"You didn't pay for this, did you?" Rava glanced slyly over at Viral. "If you did, you're-"
"You think I'd go soft on the humans after what they've done?" snapped Viral, touching his cleaver in an obvious threat. "After what I've seen?" He spat.
"Fine." Rava shifted uncomfortably. He stood up and carried his share of the loot to the shadow of his stolen Ganmen, secreting it away within his bags. Viral watched him take the ham and the alcohol and thought of the peaches he had stored in Enki's cockpit. He smirked to himself.
"You're awfully happy for being a failure," sneered Tayorka, sitting much too close to him. The rank smell of his unwashed hair was disgusting. "If this is all you got, you didn't threaten them nearly enough." Viral ignored him. Tayorka, once fairly high up under Chimilf's command, had been reduced to slaving for Rava in order to survive. His resentment manifested primarily as aggression toward the newest member of their team. He bared his teeth at Viral when he didn't get a response and reached over. "Give me that."
Viral pulled away his almost-raw tanuki leg and snarled.
"Quit yer bitchin'" squawked their leader. "There's better'n that to be fightin' over." He leaned back against his luggage and took a swig of beer.
"Like what?" growled Tayorka, sulking some distance from Viral. "All we've pulled in for weeks is this loser's haul." Rava chuckled patronizingly.
"Like Shore City, assface. That's what."
"You want to raid the human port city with just us?" Viral stared at him. "The heat's made you crazy." He ripped a chunk of meat off his dinner and chewed awkwardly with his needle-sharp teeth.
"Not raid it, Liver," sighed Rava, "spend my money at it." He tossed a purse onto the ground before his companions. Coins spilled out into the sand, glinting in the feeble light.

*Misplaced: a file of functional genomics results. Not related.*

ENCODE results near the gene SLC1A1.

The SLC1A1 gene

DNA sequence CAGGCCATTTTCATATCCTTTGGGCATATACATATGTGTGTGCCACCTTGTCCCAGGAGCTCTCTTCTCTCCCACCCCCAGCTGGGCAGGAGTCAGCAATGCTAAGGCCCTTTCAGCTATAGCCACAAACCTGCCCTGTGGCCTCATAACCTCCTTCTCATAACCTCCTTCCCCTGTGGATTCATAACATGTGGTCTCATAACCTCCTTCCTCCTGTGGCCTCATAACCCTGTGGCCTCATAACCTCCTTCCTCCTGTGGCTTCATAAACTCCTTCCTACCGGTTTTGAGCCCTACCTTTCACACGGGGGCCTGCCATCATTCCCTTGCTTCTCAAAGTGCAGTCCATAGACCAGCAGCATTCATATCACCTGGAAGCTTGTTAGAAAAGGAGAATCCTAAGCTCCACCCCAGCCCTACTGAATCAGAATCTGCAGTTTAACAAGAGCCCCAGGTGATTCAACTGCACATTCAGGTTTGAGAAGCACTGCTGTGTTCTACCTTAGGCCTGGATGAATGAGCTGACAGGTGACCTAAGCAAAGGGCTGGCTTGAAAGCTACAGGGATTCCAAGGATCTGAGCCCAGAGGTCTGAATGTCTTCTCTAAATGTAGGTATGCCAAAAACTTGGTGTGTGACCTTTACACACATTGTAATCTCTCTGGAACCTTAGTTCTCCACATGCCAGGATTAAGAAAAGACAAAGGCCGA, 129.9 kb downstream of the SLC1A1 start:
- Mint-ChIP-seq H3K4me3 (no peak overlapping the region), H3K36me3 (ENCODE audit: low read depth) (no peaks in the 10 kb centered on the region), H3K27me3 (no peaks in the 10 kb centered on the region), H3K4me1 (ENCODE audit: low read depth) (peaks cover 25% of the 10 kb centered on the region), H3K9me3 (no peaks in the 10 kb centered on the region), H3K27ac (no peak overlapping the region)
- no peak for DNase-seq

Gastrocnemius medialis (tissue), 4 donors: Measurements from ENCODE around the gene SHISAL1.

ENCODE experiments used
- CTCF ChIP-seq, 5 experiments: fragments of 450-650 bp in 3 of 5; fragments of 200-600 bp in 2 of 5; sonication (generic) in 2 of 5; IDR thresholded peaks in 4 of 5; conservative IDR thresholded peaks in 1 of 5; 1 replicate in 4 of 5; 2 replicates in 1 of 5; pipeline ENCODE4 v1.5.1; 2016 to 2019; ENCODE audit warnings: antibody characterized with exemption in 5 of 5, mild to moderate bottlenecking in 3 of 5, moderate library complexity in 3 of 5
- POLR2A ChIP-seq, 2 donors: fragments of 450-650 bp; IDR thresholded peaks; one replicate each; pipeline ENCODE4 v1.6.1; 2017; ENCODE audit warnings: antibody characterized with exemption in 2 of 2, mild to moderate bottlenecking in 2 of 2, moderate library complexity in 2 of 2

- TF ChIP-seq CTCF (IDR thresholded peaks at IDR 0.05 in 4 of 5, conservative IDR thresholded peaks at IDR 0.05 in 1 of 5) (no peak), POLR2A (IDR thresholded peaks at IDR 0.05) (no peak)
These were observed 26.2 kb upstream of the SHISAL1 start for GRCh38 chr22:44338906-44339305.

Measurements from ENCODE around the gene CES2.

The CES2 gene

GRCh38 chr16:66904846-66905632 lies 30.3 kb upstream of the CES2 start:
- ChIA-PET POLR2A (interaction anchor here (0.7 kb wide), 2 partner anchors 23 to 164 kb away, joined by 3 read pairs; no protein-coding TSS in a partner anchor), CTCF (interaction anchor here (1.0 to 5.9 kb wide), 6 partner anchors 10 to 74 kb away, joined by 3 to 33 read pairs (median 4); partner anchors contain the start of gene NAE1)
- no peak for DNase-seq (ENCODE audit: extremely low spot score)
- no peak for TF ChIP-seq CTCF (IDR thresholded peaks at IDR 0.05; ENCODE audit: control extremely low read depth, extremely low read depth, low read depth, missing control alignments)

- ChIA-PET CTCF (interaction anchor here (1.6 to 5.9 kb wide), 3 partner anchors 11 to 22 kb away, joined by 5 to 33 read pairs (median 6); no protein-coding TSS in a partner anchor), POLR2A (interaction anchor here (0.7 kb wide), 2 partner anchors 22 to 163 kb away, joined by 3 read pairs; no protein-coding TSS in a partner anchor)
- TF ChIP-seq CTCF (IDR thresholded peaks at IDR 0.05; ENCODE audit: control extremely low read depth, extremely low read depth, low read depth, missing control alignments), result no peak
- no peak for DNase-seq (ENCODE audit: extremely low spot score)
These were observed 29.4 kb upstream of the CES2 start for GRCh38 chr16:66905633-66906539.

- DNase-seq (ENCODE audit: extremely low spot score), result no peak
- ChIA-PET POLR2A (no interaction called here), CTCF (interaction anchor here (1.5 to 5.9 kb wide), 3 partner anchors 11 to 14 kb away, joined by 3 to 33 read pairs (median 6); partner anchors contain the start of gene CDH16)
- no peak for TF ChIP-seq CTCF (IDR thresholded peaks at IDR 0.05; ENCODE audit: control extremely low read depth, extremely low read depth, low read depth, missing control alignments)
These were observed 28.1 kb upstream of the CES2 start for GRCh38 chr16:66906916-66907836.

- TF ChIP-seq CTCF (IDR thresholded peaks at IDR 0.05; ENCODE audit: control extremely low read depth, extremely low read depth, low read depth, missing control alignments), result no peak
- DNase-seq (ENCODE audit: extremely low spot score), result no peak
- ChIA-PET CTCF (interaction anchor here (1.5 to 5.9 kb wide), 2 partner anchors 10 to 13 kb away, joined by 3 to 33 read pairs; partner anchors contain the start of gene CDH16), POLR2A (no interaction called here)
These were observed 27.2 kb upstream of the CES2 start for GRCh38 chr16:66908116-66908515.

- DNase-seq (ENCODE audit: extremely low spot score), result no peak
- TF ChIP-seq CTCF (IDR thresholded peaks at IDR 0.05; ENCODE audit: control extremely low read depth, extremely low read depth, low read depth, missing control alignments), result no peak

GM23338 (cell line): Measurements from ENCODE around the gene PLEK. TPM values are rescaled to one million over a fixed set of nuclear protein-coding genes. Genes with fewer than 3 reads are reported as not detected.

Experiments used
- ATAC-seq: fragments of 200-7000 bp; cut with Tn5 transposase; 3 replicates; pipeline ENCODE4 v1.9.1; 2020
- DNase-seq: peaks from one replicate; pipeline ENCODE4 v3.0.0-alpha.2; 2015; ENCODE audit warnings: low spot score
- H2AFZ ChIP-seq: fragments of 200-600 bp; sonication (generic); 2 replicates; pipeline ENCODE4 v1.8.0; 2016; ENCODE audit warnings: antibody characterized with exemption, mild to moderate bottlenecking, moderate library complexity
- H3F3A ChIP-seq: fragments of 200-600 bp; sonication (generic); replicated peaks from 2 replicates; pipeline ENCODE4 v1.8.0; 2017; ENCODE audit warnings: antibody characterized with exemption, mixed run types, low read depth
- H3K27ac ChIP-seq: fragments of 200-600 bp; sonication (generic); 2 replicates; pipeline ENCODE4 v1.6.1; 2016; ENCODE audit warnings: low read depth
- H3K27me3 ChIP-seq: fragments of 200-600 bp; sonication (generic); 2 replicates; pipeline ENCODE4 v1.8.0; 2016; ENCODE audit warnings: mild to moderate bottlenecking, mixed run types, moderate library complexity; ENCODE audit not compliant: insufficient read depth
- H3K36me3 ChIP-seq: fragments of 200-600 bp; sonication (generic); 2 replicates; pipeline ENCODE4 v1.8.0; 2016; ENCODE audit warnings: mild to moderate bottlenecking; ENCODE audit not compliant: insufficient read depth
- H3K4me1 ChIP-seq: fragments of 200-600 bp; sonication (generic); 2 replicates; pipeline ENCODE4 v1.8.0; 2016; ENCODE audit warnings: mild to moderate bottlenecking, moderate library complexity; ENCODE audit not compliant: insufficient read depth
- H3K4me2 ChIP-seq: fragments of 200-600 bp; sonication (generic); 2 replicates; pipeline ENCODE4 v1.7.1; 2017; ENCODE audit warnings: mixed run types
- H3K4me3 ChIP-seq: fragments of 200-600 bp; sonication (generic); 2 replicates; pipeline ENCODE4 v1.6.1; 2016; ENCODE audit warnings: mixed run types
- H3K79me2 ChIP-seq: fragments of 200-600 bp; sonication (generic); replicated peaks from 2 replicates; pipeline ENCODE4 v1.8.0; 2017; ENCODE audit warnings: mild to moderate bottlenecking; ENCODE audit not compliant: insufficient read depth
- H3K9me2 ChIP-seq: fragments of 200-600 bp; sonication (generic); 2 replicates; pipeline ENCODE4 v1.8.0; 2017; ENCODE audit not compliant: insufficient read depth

"Where'd you get those?" gasped Tayorka, reaching for them impulsively. Rava swatted away his hand in a flurry of feathers.
"I went raiding while Liver was 'shopping' and you were getting this piss-poor firewood. It was a good one." Viral rather suspected the avian beastman had been skimming off the top of their earlier raids, but he held his tongue. "Get some sleep. Tomorrow, Shore City!"
The city was a testament to the humans' advancing technology. It filled the horizon with light long after dark. Huge buildings stretched up to the clouds, all bearing faces reminiscent of Ganmen. Flying machines graced the sky like iridescent insects, their whirring swallowed periodically by the crashing of the sea.
Rava was vocally delighted to be back in civilization, even if it was controlled by humans. He was falling over himself to spend his coins at gambling houses, brothels, and other seedy establishments. Tayorka seemed glad to get away from the bird in the company of other like him, Chimilf's troops, now living among their former enemies.
Viral was intimidated by the city. The massive scale of everything reminded him of Teppelin, and the taking of Teppelin, and other memories he wished to forget. While the other two ran off into the warren of streets, Viral stayed on the outskirts, having no wish to enter the confusing mass of sound and color. Eventually, his feet carried him to a bathhouse overlooking the shore. It wasn't empty, by no means so, but it was quiet. He felt safer there.
If he was expecting the same kind of resistance he'd encountered at the store, he was mistaken. The hostess took his money as she would have a normal nudie's and led him down to the baths without a second glance at his dirt-caked talons. A robe was set out for him, and a soft towel provided in the changing room. He accepted these amenities gratefully.
The bath was heaven to his aching muscles, and soothed away the pains acquired by a life behind the teeth of a mech. He soaked, then luxuriated. He became clean.
Some time went by before he had a visitor. Guard torn down by pleasure, he was startled to hear voices outside the paper door.
"Commander, surely you'd prefer the larger bath? Your friends will return soon. I thought you might wish to bathe together." A woman. The hostess.
"Uh, no, this is fine for now. Send Gimmy to get me when they get back." A young man's voice, sounding somehow familiar. Viral moved behind a decorative rock in the pool and glared over it at the door. He wished he'd brought his cleaver, but it was still out in the desert with his peaches. Stupidity.